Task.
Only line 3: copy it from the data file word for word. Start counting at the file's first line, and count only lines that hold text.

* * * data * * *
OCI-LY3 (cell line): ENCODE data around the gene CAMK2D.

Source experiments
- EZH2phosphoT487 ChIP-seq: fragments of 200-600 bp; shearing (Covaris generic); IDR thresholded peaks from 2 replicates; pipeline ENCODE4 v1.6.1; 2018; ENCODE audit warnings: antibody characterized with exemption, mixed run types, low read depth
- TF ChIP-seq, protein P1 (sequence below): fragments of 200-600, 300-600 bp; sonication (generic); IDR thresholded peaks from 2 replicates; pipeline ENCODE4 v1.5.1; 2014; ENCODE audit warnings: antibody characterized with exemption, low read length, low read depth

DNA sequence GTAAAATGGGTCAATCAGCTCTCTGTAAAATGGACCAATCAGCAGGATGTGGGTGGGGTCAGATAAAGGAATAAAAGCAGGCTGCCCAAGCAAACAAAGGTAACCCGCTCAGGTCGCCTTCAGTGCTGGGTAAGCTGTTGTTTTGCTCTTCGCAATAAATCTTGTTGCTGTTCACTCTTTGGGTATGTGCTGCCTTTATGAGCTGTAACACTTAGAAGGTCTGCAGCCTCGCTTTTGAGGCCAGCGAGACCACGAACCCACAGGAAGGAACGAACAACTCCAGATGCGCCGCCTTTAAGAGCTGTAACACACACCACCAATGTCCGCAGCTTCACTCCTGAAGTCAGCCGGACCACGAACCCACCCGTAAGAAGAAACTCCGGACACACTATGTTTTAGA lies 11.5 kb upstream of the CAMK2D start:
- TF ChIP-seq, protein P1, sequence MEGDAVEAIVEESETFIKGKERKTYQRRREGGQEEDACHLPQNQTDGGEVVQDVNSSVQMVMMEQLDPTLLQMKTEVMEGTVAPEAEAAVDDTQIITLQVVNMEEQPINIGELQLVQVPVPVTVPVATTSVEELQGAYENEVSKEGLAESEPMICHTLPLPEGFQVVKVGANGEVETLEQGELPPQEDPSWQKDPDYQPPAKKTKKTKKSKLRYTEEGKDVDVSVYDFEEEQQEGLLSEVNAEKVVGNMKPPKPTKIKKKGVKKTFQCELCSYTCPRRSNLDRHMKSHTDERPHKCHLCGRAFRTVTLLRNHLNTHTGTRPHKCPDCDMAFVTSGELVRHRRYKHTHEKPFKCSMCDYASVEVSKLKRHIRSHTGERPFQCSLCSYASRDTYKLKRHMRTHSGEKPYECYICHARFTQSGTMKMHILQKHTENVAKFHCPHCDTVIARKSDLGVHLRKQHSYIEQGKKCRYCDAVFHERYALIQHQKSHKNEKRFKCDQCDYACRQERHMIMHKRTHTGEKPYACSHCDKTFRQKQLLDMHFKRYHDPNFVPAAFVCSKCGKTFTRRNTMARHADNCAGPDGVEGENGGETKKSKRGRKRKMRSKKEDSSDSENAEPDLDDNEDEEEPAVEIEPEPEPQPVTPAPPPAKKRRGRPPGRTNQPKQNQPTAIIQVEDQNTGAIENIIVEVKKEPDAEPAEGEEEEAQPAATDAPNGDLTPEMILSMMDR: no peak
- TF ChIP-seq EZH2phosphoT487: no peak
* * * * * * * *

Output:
- EZH2phosphoT487 ChIP-seq: fragments of 200-600 bp; shearing (Covaris generic); IDR thresholded peaks from 2 replicates; pipeline ENCODE4 v1.6.1; 2018; ENCODE audit warnings: antibody characterized with exemption, mixed run types, low read depth